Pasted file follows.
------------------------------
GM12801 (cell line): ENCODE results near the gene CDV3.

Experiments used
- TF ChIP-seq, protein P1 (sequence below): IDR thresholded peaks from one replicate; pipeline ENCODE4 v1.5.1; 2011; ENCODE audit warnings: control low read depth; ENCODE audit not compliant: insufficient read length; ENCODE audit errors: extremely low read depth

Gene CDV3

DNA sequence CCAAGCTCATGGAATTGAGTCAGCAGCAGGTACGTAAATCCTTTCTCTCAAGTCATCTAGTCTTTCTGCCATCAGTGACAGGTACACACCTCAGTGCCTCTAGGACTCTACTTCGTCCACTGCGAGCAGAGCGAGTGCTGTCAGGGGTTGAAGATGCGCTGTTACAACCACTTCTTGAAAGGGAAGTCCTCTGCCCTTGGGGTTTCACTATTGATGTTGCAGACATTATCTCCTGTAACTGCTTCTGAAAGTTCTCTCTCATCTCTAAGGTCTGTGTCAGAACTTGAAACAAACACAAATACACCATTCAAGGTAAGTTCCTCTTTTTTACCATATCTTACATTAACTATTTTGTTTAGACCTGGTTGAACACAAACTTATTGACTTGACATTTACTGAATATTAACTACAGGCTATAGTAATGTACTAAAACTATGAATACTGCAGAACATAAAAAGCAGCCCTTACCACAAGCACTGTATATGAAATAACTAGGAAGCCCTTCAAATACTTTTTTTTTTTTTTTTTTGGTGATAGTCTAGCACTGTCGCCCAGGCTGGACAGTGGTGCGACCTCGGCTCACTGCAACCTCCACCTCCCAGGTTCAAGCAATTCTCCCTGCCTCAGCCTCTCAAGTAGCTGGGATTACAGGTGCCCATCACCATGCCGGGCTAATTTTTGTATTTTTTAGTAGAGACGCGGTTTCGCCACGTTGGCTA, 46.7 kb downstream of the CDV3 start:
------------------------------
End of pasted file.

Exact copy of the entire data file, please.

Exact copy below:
GM12801 (cell line): ENCODE results near the gene CDV3.

Experiments used
- TF ChIP-seq, protein P1 (sequence below): IDR thresholded peaks from one replicate; pipeline ENCODE4 v1.5.1; 2011; ENCODE audit warnings: control low read depth; ENCODE audit not compliant: insufficient read length; ENCODE audit errors: extremely low read depth

Gene CDV3

DNA sequence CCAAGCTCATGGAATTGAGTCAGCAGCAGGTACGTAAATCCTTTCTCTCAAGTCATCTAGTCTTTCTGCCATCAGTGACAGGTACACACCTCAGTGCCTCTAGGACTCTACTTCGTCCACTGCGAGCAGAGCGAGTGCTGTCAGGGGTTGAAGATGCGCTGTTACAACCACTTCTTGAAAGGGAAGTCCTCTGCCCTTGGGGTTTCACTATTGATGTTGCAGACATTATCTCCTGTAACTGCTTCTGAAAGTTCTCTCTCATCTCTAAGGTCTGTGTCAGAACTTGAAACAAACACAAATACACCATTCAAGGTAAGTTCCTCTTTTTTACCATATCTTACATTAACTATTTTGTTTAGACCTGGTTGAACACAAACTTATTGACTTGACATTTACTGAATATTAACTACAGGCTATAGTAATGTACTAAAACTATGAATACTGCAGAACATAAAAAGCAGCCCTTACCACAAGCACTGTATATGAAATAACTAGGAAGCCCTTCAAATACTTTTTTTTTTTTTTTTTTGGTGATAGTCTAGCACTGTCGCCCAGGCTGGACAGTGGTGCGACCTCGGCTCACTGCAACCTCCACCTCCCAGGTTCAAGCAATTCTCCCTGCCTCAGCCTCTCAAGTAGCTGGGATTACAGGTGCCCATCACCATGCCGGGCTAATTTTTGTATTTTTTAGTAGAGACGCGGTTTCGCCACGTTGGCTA, 46.7 kb downstream of the CDV3 start: